Range Practice

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A brief respite came when the column halted and the kitchens moved up from the tail to the head of the batteries. The drivers watered and fed their horses while the gunners ate and then took their place. Even though the Major was far away on his assigned range patrol, we risked no chances with that meal—no boiled rice—there was too much live ammunition around. Not long after lunch the column debouched onto the plateau and moved straight across it. As Battery D emerged, the column broke into a trot, then swung at right angle into regimental front with guidons fluttering. When they were aligned, a bugle sent the whole command into a full gallop, a brave sight. As they reached firing position, they swung around, unlimbered guns and caissons, and took the horses, still excited and tossing their heads, to the rear.

We left the kitchen to the drivers and joined a group at the steps to a platform from which the Colonel was observing the terrain through field glasses. The last preparations for firing had been completed, gun crews and officers were in their places, range finders manned. Soon officers shouted numbers as they computed distances, angles, and elevations; wheels on the guns turned. The regulation procedure from here on was pretty conventional. One or two guns would fire a long and then a short—that is, on the first they would add to the estimated range, on the second, subtract. Having thus, hopefully, bracketed the target, they would split the difference, or make other correction, and everyone would be ready for business.

The Colonel turned to his second-in-command. “Range clear?” he asked with rising inflection. The words were repeated across the platform and down the steps. The words were picked up and rolled back as a receding breaker is by an incoming one. This time the inflection was reversed, assertive; not a question but an answer, “Range clear!” Then from the platform came the electrifying command: “Regimental salvo!”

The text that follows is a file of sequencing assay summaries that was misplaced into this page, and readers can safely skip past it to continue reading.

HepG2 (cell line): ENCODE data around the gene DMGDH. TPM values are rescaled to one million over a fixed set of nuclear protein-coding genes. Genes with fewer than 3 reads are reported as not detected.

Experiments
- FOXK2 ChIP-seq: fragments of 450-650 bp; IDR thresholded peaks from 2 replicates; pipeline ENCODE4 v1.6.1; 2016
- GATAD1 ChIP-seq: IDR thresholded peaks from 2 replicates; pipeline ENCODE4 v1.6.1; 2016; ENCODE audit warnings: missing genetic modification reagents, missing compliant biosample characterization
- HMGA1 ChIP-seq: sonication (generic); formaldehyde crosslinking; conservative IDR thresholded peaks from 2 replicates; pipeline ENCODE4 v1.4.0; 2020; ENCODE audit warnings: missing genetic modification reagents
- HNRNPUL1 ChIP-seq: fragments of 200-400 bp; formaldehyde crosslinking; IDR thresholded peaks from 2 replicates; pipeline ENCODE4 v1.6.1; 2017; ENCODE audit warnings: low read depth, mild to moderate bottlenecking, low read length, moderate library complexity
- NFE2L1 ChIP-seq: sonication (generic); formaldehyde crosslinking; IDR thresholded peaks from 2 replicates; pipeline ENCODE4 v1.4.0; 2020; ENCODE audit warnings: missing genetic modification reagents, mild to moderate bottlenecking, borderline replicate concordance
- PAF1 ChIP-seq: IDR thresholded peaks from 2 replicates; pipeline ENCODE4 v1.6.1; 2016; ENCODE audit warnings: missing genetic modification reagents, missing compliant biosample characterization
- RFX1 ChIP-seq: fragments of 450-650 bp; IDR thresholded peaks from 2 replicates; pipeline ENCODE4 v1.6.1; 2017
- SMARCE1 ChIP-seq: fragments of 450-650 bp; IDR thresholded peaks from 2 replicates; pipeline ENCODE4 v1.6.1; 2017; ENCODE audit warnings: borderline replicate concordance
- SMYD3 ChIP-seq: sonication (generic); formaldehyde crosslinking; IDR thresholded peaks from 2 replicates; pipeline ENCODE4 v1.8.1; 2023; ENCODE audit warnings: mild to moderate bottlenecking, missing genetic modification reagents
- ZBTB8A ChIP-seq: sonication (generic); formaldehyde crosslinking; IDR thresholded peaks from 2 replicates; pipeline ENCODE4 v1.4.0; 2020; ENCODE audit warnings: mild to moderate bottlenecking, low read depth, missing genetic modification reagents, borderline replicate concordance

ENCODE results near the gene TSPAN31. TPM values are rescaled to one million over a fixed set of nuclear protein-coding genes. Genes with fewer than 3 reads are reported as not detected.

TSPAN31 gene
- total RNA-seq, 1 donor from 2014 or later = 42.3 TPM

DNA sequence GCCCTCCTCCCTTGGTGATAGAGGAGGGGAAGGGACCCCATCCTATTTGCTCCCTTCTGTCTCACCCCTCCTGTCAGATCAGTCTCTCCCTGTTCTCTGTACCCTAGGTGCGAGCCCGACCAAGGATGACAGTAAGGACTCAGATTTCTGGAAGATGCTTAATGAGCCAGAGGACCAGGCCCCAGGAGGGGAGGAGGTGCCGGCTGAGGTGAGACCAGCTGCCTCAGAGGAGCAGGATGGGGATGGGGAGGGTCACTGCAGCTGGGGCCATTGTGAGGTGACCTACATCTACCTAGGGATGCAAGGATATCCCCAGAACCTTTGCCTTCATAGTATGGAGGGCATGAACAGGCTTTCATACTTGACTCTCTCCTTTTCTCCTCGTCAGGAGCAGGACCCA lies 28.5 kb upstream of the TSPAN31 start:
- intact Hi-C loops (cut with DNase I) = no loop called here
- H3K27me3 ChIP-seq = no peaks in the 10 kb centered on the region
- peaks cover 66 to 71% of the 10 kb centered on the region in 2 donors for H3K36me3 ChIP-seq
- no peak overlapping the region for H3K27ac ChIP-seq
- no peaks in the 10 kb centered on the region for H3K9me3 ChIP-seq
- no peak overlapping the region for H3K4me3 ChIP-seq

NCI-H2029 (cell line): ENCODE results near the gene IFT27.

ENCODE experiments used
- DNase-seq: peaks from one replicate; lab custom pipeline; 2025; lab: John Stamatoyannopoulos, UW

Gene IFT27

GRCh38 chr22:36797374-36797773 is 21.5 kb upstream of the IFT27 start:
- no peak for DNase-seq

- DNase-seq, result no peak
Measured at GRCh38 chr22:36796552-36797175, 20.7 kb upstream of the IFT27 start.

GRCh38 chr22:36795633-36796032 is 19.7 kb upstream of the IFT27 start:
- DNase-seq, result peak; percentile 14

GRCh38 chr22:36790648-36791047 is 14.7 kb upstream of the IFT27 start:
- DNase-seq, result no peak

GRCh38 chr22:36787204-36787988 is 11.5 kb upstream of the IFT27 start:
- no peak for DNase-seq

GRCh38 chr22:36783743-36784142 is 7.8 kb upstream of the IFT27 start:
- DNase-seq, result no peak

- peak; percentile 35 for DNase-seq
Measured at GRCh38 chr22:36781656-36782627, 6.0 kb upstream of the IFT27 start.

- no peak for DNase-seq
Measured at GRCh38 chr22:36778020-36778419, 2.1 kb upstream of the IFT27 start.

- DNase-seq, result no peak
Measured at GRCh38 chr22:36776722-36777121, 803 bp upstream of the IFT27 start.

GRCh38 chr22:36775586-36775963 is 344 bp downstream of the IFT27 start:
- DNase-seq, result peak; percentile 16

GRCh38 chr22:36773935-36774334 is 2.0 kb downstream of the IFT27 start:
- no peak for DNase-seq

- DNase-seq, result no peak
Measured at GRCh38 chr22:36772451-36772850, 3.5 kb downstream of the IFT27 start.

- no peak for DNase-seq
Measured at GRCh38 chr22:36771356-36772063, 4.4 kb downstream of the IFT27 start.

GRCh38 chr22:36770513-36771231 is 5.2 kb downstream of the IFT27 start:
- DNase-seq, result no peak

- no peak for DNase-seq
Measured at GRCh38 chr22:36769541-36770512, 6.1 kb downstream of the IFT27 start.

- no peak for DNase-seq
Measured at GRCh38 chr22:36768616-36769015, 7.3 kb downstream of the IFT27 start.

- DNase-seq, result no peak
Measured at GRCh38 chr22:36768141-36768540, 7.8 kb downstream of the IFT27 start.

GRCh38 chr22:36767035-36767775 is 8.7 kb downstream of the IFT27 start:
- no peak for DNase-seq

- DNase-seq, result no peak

The usual procedure might be conventional, but the Colonel was not. He would start this exercise with a bang that few present would forget. In sixteen guns shells were shoved home, breeches slammed shut; gunners jumped clear while lanyard sergeants watched for the signal. “Fire!” said the Colonel. The resultant roar was eminently satisfactory. Some of the horses snorted and gave a plunge or two. The whole hilltop across the valley burst into smoke and dust.

About a mile our side of it appeared a separate source of dust bursts, moving toward us at great speed, touching, so it seemed, only the higher mounds. An order to cease fire stopped the reloading, and field glasses centered on the speeding horseman. Word spread that it was the forgotten Major. As he came nearer, he seemed to be urging the horse to greater effort. Panic or rage or both had clearly taken over. He would certainly gallop up flushed and breathing hard, fling himself from the saddle, and run toward the steps shouting, “What damned fool …?” One could see him, stopped by the Colonel’s cold stare, salute and stammer out, “Range clear, sir!” I didn’t wait for the confrontation. The platform would soon be the scene of high words, possibly controversy, in any event, unpleasantness. It was clearly no place for a mess sergeant who belonged with his field kitchen.

For a few days much talk and questioning revolved about who said what to whom. Unfortunately I could not help with this since I had rejoined the kitchen group before the dialogue began and was quite as puzzled as the others about what had happened. Anyway, it was all forgotten in a few days when we broke camp for the move home and mustering out.

Years later I met the Major again. We had both exchanged military titles for somewhat higher civilian ones. But although we were to see a good deal of one another, not always under the pleasantest circumstances, it never seemed to me that our relationship would be improved by probing the events of that memorable range practice.